Monday, October 5, 2009

Get Customers First and Then Write a Business Plan

from Wil Schroter's BIGGER Blog - Go BIG Network

If you’re thinking about starting a company, please don’t write a business plan. Stop, put the keyboard down, and step back. You’re wasting valuable time.

Don’t get me wrong, I’m not suggesting that you run aimlessly into the startup abyss. What I want you to avoid is the black hole of planning that most entrepreneurs get into when starting a company. They get sucked into a time warp where a formerly great idea gives way to months upon months of “thinking” about the idea instead of just making the damn thing happen.

If Nobody Buys, it’s Not a Business

The first step, before writing a plan, is to validate the concept. If nobody will ever buy your product, it’s unlikely that a business is ever going to form. Focusing on the product first, and more specifically the customer’s willingness to buy that product, is by far the most valuable time you can spend early in your business.

In addition to validating your concept, selling the product early allows you to prove some key assumptions in your plan before you begin writing it. For example, wouldn’t it be helpful to know what someone would pay for your product before you built it? You would be surprised how much information you can gather from potential customers just by asking them what they would pay for a hypothetical product. “If you build it, they will come” might have worked for Kevin Costner in the movie Field of Dreams, but it’s a formula for disaster in a startup.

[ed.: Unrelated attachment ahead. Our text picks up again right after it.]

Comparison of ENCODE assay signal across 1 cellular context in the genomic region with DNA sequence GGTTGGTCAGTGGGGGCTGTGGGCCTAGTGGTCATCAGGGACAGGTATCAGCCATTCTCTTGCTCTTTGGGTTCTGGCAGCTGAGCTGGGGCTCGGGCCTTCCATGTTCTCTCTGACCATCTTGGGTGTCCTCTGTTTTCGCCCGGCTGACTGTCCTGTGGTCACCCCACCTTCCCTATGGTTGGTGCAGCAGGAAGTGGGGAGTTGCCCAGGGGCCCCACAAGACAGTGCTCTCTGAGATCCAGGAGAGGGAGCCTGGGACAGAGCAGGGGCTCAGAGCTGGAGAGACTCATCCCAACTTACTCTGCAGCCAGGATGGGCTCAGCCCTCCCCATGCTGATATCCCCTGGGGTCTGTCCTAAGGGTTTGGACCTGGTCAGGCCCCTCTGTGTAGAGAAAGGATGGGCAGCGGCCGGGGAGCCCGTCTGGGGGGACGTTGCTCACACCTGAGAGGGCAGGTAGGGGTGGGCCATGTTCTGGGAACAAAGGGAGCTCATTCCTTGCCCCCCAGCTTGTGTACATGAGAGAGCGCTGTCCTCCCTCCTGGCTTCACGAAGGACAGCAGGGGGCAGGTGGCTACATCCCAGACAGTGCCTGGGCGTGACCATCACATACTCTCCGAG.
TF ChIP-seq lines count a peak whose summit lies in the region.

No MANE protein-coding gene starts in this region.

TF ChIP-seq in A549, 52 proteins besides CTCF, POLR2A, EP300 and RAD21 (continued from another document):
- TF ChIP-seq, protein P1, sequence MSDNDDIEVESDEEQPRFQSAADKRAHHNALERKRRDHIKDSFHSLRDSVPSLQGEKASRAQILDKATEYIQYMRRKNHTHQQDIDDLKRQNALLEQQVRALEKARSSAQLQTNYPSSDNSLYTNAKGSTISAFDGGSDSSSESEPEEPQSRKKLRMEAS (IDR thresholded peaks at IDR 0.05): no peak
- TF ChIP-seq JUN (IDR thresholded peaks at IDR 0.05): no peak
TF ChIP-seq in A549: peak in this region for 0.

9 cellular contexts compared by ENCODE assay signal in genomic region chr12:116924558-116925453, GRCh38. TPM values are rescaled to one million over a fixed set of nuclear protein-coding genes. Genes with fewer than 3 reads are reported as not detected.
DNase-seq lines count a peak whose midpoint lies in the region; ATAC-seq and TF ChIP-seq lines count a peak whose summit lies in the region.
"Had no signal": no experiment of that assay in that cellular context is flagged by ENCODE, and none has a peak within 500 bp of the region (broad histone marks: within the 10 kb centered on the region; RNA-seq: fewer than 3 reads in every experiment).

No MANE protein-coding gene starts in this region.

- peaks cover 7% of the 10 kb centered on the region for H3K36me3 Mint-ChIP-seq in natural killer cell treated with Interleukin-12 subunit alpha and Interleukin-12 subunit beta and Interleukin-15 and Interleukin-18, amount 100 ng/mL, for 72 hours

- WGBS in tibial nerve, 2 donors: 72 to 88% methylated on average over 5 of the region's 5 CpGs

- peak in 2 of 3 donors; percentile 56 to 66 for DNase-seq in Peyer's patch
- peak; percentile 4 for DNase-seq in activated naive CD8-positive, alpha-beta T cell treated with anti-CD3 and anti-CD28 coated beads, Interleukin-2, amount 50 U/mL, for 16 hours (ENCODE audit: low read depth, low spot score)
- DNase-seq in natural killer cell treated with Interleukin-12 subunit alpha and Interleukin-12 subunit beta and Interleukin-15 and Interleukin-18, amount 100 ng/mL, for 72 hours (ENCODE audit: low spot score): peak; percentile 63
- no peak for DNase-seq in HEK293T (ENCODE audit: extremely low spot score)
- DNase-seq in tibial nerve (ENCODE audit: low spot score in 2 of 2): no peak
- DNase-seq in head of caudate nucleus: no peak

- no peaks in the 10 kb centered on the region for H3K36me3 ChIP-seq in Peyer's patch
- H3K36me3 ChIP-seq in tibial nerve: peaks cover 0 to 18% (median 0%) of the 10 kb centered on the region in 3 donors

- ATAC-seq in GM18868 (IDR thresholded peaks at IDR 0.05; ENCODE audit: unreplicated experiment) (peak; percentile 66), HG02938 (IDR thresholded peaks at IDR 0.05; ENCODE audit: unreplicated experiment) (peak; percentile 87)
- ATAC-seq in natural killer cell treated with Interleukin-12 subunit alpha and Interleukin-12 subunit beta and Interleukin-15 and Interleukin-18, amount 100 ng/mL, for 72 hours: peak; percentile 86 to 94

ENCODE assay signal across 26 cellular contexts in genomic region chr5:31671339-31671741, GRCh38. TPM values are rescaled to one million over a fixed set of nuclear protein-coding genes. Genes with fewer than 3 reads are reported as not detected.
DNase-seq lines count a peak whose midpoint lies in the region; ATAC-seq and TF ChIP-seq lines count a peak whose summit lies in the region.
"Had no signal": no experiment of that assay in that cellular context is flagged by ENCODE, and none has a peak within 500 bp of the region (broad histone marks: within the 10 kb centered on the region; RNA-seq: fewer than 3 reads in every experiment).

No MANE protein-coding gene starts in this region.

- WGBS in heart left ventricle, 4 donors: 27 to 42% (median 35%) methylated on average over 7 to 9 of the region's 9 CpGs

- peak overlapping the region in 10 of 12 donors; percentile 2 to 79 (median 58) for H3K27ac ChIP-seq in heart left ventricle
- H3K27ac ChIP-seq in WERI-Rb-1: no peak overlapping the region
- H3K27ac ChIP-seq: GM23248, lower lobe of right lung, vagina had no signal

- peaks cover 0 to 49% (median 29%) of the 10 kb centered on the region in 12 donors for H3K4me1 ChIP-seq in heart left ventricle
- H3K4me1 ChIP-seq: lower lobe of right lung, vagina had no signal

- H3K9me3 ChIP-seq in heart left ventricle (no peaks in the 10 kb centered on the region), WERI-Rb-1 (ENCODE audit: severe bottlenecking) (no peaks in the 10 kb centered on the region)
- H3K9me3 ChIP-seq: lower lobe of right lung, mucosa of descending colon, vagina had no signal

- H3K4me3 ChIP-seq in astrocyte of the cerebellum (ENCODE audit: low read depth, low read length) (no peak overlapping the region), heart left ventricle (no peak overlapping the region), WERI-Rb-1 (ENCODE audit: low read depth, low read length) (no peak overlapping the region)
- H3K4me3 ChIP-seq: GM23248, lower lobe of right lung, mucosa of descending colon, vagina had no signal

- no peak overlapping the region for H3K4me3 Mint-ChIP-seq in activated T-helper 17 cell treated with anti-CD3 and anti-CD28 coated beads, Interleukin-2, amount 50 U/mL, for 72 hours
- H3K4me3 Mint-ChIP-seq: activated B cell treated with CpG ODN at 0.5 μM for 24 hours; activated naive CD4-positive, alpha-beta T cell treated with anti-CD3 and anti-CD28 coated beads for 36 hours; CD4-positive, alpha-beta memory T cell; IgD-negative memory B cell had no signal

The Prototype Company

Sometimes finding out early that your idea isn’t as viable as you thought is a blessing. Instead of spending months writing an elaborate business plan on a completely unproven idea, try putting together a “pre-business plan” that consists of only about five pages that quickly communicates your idea and focuses on the key assumptions that drive your business. These key assumptions are often questions like “Will people buy the product as I’ve defined it?”, or “what will they pay?”, or “how much would it cost me to sell this product?”.

Imagine that the first few months of your business are really more like a great big “prototype company”. Focusing strictly on the sale of the product and proving your assumptions, even on a small scale, will allow you to write a far more comprehensive and viable business plan when you are ready to formalize your thoughts. Additionally, you will be able to make much more accurate forecasts on the business when you get a sense for what it really takes to market, sell and deliver the product.

Your Business Plan is Not an Application for Capital